Last year we started growing heirloom Ivory Egg tomatoes using plants we bought at Debaggio’s, our favorite herb farm and nursery. They always have a fantastic selection of healthy plants, and we ended up with 20 tomato plants, 4 tomatillo plants, 6 bell pepper plants, and 12 hot pepper plants. That may sound crazy, but we’ve been expanding our garden a little each year and we have plenty of space for all of those. Plus we were hedging our bet that some of the plants wouldn’t make it and we wanted to ensure there would be some stuff to pick. We got that in spades. So far we’ve put up almost 40 quarts of tomatoes in soup, salsa, and sauces. The tomatoes are slowing down a bit now, but several of the plants are still producing well, including the Ivory Eggs….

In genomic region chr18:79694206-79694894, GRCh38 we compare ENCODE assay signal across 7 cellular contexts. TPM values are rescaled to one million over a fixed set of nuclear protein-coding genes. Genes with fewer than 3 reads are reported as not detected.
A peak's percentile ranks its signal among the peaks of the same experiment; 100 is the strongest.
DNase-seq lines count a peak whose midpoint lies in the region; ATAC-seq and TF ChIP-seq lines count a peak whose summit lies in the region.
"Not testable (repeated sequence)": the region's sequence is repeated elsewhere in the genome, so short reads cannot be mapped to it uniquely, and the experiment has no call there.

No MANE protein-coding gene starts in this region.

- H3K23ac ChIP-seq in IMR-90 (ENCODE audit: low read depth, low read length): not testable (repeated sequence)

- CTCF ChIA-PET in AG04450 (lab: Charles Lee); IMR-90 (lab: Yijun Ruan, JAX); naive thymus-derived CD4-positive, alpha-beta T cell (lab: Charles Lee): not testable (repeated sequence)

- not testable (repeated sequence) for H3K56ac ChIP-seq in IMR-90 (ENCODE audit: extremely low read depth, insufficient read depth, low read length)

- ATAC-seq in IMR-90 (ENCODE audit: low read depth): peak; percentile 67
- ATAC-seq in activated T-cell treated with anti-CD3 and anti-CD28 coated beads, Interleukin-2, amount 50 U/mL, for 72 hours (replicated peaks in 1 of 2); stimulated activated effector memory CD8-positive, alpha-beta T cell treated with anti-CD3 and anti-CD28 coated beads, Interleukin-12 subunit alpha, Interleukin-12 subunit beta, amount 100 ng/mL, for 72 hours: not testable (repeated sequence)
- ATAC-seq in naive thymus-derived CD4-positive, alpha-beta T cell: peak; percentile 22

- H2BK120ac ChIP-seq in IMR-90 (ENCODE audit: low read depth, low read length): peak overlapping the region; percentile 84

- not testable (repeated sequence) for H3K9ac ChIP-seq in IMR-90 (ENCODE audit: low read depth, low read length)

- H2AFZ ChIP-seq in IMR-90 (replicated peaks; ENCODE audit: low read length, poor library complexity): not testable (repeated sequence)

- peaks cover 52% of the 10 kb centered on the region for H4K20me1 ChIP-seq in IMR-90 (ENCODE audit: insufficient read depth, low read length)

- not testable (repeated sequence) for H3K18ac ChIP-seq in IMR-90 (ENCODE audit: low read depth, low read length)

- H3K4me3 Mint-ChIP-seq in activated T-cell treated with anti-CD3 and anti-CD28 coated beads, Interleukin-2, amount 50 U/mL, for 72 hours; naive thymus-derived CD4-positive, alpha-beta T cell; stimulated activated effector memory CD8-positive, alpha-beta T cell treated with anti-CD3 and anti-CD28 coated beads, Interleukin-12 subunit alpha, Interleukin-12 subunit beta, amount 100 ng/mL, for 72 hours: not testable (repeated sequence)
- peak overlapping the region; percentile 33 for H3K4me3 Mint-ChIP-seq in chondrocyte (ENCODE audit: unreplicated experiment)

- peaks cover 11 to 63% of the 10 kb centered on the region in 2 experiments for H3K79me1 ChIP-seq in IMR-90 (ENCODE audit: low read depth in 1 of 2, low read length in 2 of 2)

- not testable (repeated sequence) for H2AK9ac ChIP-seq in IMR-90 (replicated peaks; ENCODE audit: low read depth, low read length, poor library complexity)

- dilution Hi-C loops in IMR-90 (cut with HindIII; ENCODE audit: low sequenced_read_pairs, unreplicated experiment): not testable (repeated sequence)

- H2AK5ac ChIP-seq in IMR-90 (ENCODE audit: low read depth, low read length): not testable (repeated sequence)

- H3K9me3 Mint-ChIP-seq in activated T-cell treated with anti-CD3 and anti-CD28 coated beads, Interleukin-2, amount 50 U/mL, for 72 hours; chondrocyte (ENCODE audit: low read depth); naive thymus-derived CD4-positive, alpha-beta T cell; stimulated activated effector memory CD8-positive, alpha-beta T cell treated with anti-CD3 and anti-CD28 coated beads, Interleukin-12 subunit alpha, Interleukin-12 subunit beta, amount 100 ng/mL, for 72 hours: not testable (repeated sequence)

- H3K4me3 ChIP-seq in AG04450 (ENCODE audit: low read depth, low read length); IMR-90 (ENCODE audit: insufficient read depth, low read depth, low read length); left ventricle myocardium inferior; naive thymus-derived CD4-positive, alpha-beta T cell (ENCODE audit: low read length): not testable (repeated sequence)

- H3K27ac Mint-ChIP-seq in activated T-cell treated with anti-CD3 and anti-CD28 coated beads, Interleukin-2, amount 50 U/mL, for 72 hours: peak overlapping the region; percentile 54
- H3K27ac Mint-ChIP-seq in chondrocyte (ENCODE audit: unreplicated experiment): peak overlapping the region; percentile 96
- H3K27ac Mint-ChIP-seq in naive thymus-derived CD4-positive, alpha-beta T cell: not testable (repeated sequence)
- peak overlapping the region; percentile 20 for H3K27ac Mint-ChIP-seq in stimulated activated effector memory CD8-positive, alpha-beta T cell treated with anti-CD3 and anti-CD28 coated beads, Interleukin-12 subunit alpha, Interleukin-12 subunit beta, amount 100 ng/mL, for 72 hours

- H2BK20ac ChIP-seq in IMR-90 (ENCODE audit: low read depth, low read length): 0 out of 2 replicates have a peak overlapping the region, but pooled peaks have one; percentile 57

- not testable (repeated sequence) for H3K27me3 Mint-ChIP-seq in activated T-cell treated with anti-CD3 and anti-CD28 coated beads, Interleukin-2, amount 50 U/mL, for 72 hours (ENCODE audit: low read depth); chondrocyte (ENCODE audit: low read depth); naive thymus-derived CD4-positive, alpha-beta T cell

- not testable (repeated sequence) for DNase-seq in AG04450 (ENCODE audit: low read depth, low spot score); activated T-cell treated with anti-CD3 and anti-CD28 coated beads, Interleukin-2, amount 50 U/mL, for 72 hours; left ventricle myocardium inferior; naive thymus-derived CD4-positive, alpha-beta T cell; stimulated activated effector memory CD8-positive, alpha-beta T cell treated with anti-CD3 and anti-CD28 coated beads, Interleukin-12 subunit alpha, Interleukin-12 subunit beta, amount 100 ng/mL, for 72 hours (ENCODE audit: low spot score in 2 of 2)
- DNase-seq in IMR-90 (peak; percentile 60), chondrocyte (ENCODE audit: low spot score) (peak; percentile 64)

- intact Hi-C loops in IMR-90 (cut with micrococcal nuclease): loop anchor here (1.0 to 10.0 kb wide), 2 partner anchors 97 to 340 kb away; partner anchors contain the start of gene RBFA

It’s rich and complex, not your average tomato jam. The cinnamon and cloves spice it up, but the ruby port makes all the difference between an average jam and a memorable jam. It’s good by itself on toast, crackers, or baguette slices, and even better with sheep or goat cheese.
The recipe comes from the newly released The New Portuguese Table (review) by award-winning author David Leite, a book combining culinary tradition with modern flavors. In his version, Leite reduced the sugar considerably, leaving plenty of room for the flavor of the tomatoes to shine. We used our homegrown Cherokee Purple tomatoes, a rich rose-purple colored heirloom. We had several of them ripen at once, giving us the perfect opportunity to try them in this jam. The tomatoes have a sweet, rich flavor that works perfectly with the spices and port….